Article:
12. I have evaluated the rival submissions made across the Bar. In this context, Sec.233 of the Kerala Panchayat Raj Act, 1994, is relevant, which is dealing with permission for the construction of factories and the installation of machinery. As per the amended provisions, sub-section (3) is substituted and the Secretary or the officer authorised by him, on receipt of the application, shall enquire and report to the Village Panchayat as to whether the establishment of the factory, workshop or workplace or other installation of machinery or manufacturing plant for which permission is applied for is objectionable by reason of density of population in the neighbourhood and possibility to cause nuisance or pollution and the Village Panchayat, after having considered the application and the reports of the Secretary and of such other authorities as specified in sub-section (4) may, expeditiously as possible, within thirty days, grant the permission either absolutely or subject to such conditions as it thinks fit to impose.

13. Therefore, the Secretary is duty bound under law to provide a report to the Village Panchayat for the purpose of establishment of factories and the installation of machineries. It is true, licence and permissions were granted to the petitioner as early as in the year 1995, at a time when the petitioner was having a 65HP capacity machinery, and power capacity of 26.11KW, whereas, now it is an admitted fact that the capacity of the machineries employed by the petitioner is having more than 500HP and the power capacity is enhanced to 313.32KW. Even though, sub-section (3) has the intention of processing the application initially, such applications are processed taking into account the machineries provided by the applicant at that point of time. It is an admitted fact that petitioner has improved and enhanced the machineries in the unit in question substantially and to several multitude. Even going by Rule 6 of the amended Rules, an application for issuance of a licence is to be accompanied by clearance from other Departments stipulated under the Rules for grant of licence along with other requirements.

14. Rule 12 of Rules 1996 deals with application to be made for constructing or establishing factory, workshop or workplace wherein steam power or other power is to be used. As per sub-rule (2), 'the application shall specify the maximum number of workers proposed to be employed on a day in the factory, workshop, workplace or on the land and shall be accompanied by,- (i) the plan of the factory, workshop, workplace or the land prepared in such manner as directed by the officer authorised by Government; and (ii) the details in respect of power, machinery, plant or land that the Village Panchayat may call for in this behalf'. The above provisions of the rule will convincingly establish that, the Panchayat is at liberty to call for necessary documents, if and when the circumstances require, as in the present case. So also, sub-rule 2(d) stipulates that the Secretary shall in the case of factories, industrial establishments etc. with machinery having capacity of less than 5 horse power and not causing pollution after accepting the fee for licence, without the no objection certificate of another establishments or the special permission of the Village Panchayat, can issue licence.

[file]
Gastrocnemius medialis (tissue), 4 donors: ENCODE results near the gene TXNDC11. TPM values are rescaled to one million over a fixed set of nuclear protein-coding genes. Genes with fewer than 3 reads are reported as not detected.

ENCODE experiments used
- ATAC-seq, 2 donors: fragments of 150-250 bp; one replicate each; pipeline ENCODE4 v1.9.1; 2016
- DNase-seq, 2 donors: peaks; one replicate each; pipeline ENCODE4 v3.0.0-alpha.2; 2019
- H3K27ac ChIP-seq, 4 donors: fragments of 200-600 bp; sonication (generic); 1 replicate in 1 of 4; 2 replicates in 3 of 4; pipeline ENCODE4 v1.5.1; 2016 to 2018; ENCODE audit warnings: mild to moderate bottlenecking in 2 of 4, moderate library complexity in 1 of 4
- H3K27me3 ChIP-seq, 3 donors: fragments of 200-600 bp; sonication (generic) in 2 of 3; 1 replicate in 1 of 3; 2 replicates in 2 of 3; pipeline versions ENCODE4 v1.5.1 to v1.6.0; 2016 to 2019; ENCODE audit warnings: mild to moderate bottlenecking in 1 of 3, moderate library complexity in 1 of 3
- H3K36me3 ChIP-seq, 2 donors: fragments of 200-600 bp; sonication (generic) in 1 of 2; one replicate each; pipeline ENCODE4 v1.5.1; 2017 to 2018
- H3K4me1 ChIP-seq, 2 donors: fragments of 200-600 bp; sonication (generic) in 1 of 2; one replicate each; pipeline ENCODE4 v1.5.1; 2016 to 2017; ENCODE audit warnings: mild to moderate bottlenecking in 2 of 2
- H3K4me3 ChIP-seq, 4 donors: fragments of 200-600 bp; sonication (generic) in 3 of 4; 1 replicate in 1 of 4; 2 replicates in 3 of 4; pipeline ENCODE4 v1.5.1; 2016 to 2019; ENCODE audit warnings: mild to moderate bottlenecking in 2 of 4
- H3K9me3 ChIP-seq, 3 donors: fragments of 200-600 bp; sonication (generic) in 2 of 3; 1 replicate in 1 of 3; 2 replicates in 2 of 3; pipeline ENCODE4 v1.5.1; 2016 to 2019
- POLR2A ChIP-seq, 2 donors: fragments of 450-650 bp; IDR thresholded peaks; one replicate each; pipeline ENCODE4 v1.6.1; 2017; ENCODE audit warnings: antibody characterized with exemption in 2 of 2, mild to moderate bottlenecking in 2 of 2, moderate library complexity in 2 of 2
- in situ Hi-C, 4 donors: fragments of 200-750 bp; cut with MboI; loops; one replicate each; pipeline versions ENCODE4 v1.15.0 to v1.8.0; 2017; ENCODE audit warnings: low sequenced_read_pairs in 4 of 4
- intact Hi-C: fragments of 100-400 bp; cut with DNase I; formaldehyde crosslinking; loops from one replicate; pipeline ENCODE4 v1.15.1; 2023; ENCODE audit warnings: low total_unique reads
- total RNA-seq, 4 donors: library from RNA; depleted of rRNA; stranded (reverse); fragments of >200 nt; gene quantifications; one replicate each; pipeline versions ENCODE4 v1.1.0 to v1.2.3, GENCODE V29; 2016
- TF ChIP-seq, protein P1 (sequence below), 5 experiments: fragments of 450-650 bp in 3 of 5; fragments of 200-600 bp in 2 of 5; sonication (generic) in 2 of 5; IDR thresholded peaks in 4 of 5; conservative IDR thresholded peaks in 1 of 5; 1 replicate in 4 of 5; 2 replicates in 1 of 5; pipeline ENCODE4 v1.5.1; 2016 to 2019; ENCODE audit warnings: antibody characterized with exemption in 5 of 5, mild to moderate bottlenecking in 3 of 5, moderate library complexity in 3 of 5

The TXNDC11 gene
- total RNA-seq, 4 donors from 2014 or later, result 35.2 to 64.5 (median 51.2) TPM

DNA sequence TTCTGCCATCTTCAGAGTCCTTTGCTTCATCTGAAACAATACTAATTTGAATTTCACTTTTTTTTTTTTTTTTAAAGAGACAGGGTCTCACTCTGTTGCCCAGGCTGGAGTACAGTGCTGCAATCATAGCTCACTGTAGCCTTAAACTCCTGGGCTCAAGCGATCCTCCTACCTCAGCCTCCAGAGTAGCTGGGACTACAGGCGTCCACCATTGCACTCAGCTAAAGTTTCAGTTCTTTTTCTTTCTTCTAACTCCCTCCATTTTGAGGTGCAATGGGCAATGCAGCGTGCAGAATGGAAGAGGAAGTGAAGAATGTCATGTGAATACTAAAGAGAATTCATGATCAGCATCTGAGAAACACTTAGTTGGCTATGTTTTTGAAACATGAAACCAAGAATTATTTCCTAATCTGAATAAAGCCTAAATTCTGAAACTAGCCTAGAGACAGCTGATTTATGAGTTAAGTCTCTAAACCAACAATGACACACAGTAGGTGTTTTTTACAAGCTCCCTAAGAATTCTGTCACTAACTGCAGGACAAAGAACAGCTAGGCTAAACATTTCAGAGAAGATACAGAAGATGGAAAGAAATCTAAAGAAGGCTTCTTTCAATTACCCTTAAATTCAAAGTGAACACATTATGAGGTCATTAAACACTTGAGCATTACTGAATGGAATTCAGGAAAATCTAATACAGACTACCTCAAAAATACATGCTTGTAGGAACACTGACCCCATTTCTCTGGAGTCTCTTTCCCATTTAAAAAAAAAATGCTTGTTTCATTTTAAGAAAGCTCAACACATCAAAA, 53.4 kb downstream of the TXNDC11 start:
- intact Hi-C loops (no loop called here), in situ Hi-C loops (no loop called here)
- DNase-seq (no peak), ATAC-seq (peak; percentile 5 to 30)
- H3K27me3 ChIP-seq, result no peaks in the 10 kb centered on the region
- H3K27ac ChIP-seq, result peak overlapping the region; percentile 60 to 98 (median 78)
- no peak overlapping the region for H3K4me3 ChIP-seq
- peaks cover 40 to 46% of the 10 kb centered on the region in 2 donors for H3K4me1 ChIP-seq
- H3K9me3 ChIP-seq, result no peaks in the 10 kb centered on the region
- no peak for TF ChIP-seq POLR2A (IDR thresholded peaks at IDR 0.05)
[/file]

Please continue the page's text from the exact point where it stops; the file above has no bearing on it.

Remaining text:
15. That apart, as per sub-rule 5(c) thereunder, in respect of matters that may be specified by the Government by general or special order, consult with the Divisional Fire Officer, the precautionary measures to be taken against the outbreak of fire. Therefore, the insistence of NOC from the Fire Officer made by the 1st respondent cannot be said to be bad. Moreover, after the establishment of the unit in the year 1995, definitely there would be more residential houses in the locality, and consequent to the enhancement made to the machineries, the production, nature of work, employment, emissions etc. etc. also must have increased to a larger extent. Therefore, it was with the intention of protecting the public interest that No Objection Certificates were insisted by the 1st respondent from the Fire Department as well as the Medical Department.

16. While running an industry, definitely, the petitioner will have to take necessary precautionary measures to protect the larger interest of the community and the workers and life and liberty of the people. While considering such issues, the predominant consideration shall be welfare of the people, which is the sine-qua-non of a welfare State. Which thus also means, there cannot be a hard and fast rule imposed on a statutory authority to overlook such vital aspects and allow the application submitted for renewal. The legislature also did not intend the Secretary/or the Panchayat to do so. Therefore, the renewal of application on submission of self-certificate and the fees, contemplated under law shall be read down to mean, on submission of application with required documents under law, due to any changed circumstances. If such insistences were not made, when the permissions/clearances were granted to the petitioner, that by itself, will not disable or prevent the statutory authority for insisting such requirements, if that is a felt necessity of the time during which petitioner sought for renewal of the licence.